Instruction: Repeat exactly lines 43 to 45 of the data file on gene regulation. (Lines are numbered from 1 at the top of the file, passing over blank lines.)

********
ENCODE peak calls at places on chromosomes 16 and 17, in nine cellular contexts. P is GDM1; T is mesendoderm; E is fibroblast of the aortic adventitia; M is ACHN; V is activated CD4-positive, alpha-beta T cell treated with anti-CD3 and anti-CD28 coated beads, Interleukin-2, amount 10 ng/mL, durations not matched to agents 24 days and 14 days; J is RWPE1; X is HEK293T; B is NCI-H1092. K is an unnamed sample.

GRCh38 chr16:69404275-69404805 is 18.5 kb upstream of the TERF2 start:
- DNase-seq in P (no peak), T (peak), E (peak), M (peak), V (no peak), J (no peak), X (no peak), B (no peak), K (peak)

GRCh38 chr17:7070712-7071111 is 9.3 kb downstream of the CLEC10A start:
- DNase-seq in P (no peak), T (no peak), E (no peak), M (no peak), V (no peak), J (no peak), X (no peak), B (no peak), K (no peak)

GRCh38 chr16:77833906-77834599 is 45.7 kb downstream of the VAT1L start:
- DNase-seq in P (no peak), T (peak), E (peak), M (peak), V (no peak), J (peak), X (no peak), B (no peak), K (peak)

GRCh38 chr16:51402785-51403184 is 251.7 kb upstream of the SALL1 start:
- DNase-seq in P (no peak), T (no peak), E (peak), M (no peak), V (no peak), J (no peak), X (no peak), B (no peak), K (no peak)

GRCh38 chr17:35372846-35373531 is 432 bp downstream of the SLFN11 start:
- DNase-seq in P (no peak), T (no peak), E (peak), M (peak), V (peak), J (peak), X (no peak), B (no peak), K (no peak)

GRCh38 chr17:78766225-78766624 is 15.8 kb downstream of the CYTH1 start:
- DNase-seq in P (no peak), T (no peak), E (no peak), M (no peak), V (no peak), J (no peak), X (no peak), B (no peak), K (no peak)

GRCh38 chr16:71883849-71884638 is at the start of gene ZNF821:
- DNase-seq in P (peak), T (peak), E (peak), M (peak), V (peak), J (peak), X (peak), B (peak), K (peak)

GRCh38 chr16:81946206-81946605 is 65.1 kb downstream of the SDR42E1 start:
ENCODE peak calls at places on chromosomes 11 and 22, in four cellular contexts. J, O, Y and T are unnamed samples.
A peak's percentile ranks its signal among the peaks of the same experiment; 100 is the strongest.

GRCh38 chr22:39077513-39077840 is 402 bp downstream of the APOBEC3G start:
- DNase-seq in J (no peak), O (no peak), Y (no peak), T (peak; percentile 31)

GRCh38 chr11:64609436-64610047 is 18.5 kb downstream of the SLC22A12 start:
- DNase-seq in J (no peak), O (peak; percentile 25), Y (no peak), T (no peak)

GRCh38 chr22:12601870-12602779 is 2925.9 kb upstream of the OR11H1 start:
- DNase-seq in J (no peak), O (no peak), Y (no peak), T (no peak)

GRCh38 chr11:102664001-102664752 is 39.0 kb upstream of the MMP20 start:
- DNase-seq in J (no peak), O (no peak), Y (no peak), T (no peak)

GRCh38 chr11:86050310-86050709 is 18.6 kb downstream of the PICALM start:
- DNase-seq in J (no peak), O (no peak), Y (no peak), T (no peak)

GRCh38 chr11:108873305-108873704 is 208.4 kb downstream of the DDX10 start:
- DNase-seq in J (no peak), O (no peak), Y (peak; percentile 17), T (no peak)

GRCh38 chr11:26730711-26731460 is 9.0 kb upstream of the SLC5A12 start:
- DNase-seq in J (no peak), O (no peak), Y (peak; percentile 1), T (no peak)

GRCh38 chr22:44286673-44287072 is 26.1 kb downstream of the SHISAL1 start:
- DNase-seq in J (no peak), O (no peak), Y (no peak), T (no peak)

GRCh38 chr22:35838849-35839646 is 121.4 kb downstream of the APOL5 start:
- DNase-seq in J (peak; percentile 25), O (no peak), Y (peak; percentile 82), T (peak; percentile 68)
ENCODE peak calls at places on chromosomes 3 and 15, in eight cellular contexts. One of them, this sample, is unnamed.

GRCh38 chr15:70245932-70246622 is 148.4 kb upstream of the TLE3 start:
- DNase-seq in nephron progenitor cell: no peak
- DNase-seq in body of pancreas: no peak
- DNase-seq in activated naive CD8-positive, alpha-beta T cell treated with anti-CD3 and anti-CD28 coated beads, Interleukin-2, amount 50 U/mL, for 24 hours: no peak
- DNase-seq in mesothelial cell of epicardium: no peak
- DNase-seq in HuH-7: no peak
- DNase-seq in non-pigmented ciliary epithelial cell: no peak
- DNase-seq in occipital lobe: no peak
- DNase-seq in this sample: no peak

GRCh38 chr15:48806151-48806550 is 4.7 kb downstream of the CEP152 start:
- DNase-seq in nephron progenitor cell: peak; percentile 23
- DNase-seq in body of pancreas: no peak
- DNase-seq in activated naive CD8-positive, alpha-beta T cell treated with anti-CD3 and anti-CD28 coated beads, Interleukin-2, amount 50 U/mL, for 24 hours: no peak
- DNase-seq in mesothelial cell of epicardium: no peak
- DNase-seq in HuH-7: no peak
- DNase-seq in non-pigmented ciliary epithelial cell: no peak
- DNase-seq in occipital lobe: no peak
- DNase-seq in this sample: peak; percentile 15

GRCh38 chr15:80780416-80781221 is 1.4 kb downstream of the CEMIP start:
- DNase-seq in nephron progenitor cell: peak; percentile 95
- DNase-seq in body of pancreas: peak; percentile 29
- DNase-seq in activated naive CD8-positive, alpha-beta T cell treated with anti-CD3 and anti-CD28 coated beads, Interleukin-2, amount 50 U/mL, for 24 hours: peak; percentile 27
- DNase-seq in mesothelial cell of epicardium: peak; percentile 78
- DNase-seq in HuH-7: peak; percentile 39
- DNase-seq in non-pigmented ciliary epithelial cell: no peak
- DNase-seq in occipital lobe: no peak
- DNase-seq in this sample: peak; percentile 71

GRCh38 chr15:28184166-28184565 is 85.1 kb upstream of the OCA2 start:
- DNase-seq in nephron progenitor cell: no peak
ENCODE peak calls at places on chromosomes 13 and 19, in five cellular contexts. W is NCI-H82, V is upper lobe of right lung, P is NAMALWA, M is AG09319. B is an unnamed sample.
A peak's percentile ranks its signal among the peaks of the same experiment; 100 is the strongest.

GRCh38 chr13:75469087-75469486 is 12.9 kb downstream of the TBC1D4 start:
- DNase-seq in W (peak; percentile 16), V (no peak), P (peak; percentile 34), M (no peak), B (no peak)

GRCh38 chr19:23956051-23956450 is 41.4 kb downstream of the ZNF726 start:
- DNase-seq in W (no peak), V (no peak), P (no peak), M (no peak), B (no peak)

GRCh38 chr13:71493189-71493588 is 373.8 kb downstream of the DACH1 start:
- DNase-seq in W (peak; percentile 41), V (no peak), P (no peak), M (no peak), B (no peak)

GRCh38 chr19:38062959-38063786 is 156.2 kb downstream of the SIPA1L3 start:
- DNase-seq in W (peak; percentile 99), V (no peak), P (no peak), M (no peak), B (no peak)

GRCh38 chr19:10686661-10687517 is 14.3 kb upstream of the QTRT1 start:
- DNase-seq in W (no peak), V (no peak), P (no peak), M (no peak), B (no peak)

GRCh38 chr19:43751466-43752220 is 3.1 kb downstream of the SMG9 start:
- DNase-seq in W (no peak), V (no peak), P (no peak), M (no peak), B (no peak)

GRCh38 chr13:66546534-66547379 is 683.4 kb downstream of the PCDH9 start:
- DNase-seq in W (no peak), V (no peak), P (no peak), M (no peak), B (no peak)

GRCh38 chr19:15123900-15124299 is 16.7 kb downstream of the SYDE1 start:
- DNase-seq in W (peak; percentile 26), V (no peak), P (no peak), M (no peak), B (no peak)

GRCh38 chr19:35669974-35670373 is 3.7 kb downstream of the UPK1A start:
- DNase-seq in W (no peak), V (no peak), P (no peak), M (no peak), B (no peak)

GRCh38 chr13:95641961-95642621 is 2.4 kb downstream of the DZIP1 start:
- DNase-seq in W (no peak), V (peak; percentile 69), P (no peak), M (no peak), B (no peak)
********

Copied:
- DNase-seq in HuH-7: no peak
- DNase-seq in non-pigmented ciliary epithelial cell: no peak
- DNase-seq in occipital lobe: no peak